Power outage risk to remain in Taiwan
Taiwan was just hit by a widespread power outage on 13 May. Two coal-fired power units and two gas-fired power units of the Hsinta power plant in Kaohsiung City tripped unanticipatedly owing to a bus bar failure at the nearby Lubei extra high-voltage substation at 2:37 pm that day, leading to an instant supply loss of nearly 2 GW. The outage spread to the rest of Hsinta's operating units, and the whole power plant was unloaded in a short time. Rolling blackouts among different counties were implemented from 3:00 pm owing to lack of backups.
Although officials insist that the accident was caused by a grid failure, IHS Markit believes the accident was a result of inadequate power supply and vulnerable grid structure.
First of all, there was insufficient reserve capacity to deal with unexpected situations. On the demand side, Taipower underestimated the daily peak load by 4.9%. According to Taipower's website, the power load peaked at 36.7 GW about 40 minutes before the "513" outage, demanding the system to hold at least 40.4 GW of firm capacity to keep a 10% reserve margin.
On the supply side, however, the output of renewables was curtailed substantially caused by extreme weather. Dispatchable units (excluding conventional hydro) could provide 34.5 GW of firm capacity based on that day's unit schedule, indicating conventional hydro, solar, and wind power plants have to achieve 85.4% output on average to meet the required 40.4 GW. Unfortunately, the actual supply of renewables was only approximately half of the expectation.
IHS Markit estimates the actual peak time reserve capacity on 13 May was less than 850 MW, leaving the system running with a dangerously low reserve margin of only 2.3%. As the rush hour passed, the reserve margin recovered to about 5.8% right before the accident, with system reserve capacity slightly over 2 GW—not enough to deal with large-scale outage emergencies, like in the Hsinta power plant case.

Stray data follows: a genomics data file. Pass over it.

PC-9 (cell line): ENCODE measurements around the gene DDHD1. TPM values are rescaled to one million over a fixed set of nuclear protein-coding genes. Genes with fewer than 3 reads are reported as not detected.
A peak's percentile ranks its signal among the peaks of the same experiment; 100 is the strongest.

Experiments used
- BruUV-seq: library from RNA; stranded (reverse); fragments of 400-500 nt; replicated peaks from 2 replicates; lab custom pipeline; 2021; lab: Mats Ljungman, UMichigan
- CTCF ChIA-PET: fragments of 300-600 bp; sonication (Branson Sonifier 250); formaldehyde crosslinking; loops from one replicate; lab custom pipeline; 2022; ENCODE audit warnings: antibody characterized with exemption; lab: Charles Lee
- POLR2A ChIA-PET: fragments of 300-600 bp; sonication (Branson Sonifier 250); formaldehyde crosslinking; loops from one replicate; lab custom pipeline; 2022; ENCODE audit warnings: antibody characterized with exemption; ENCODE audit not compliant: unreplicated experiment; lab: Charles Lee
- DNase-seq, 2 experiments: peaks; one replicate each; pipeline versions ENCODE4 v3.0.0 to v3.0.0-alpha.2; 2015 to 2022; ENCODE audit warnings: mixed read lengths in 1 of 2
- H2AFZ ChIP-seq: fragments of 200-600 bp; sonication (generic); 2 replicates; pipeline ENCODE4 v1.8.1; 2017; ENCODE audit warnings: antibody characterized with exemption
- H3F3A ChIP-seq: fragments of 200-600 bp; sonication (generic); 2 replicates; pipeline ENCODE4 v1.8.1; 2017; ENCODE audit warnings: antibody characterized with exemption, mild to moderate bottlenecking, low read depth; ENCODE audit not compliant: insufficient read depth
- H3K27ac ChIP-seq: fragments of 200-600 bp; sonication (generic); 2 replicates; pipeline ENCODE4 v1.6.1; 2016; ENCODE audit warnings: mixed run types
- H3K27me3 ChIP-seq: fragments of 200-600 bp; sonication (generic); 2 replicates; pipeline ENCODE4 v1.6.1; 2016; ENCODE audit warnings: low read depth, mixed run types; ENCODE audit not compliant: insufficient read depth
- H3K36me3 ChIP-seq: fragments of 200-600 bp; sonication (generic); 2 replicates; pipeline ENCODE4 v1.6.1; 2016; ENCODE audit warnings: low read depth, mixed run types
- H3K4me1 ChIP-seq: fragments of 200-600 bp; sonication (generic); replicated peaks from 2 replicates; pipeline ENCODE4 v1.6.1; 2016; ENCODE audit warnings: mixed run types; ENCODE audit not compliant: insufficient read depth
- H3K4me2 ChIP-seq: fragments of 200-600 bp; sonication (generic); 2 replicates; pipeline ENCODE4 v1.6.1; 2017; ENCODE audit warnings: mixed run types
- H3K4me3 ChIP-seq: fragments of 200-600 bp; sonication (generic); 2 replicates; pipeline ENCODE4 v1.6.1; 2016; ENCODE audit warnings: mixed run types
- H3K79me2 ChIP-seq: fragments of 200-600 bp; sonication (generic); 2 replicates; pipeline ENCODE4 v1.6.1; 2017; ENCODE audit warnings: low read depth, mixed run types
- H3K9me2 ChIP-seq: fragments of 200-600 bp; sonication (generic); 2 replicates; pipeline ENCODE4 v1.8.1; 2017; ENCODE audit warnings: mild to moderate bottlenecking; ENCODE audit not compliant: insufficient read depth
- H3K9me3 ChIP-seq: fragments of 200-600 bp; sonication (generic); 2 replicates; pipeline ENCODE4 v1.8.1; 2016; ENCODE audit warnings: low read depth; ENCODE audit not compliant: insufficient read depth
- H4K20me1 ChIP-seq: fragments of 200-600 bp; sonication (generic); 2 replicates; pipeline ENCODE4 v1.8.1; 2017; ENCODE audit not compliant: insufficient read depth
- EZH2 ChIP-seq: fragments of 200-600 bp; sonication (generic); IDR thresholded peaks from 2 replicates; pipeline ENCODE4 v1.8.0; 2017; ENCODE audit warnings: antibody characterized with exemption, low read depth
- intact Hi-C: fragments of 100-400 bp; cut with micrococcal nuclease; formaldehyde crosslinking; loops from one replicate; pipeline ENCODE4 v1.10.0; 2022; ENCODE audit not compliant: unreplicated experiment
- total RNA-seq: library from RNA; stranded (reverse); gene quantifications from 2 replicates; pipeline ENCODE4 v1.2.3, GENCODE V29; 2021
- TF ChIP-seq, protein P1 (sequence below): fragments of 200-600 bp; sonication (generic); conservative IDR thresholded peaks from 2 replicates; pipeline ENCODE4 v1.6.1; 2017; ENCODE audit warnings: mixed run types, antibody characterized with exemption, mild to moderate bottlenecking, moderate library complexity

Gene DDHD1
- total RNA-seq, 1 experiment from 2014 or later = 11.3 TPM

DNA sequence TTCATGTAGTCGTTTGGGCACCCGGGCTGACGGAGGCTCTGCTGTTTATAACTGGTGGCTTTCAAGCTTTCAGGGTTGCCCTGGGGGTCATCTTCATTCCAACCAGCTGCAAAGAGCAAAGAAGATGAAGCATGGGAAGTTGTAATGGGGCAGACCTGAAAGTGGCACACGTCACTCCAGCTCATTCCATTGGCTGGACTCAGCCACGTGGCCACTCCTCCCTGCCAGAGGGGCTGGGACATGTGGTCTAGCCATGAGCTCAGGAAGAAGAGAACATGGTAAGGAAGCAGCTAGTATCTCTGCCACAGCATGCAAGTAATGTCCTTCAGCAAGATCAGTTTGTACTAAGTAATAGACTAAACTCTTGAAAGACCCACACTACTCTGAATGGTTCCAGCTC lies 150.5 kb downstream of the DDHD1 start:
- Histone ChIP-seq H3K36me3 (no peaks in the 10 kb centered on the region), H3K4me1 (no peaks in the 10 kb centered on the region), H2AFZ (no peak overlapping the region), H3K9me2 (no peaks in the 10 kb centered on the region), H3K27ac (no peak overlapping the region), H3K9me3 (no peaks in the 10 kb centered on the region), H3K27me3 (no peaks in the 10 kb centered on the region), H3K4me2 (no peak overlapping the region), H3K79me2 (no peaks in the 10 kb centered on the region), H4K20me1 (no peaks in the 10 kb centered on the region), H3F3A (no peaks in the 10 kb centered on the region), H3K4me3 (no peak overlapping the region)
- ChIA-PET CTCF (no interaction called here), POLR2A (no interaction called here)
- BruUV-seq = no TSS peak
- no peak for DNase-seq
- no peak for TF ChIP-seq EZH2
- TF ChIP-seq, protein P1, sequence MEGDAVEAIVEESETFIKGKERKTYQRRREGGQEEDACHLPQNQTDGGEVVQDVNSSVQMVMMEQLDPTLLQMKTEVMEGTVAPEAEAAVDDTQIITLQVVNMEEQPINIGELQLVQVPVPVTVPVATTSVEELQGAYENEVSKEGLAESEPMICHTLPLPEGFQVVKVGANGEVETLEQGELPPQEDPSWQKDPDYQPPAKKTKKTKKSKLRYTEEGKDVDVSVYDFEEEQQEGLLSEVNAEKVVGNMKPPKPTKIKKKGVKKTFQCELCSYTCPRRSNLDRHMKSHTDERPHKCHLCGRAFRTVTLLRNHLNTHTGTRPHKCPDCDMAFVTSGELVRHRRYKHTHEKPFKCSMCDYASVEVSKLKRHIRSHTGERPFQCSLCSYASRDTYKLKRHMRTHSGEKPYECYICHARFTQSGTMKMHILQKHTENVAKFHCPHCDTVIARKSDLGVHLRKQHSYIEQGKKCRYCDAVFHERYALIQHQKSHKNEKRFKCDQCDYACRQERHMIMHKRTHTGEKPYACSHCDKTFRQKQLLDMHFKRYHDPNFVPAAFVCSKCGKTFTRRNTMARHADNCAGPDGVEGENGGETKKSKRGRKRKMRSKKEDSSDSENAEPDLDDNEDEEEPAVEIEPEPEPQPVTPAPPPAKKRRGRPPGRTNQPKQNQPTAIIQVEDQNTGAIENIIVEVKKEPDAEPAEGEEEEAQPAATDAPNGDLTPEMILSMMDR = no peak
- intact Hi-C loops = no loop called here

In addition, heavy reliance on large-scale concentrated power plants weakened grid reliability. From a planning perspective, power supply in Taiwan is not as diversified as in other markets. In other words, there are a few large power plants serving too big of a portion of grid demand, which implies potential reliability issues. The top eight largest thermal power plants serve more than 75% of the system peak (see Table 1). The loss of any of these plants will cause a significant supply shortage; even if the planned reserve margin may have seemed adequate at that time.
For more information on our power research in Asia Pacific, visit our site for our Asia Pacific Regional Integrated Energy service.
Allen Wang, Ph.D. is a director on the Climate and Sustainability team at IHS Markit, leads Southeast Asia power and renewables research, and is the research manager for Asia Power and Renewables Analytics.
Shan Xue is a Principal Analyst on the Climate and Sustainability team at IHS Markit and focuses on Asian power market modeling.
Posted 10 May 2021
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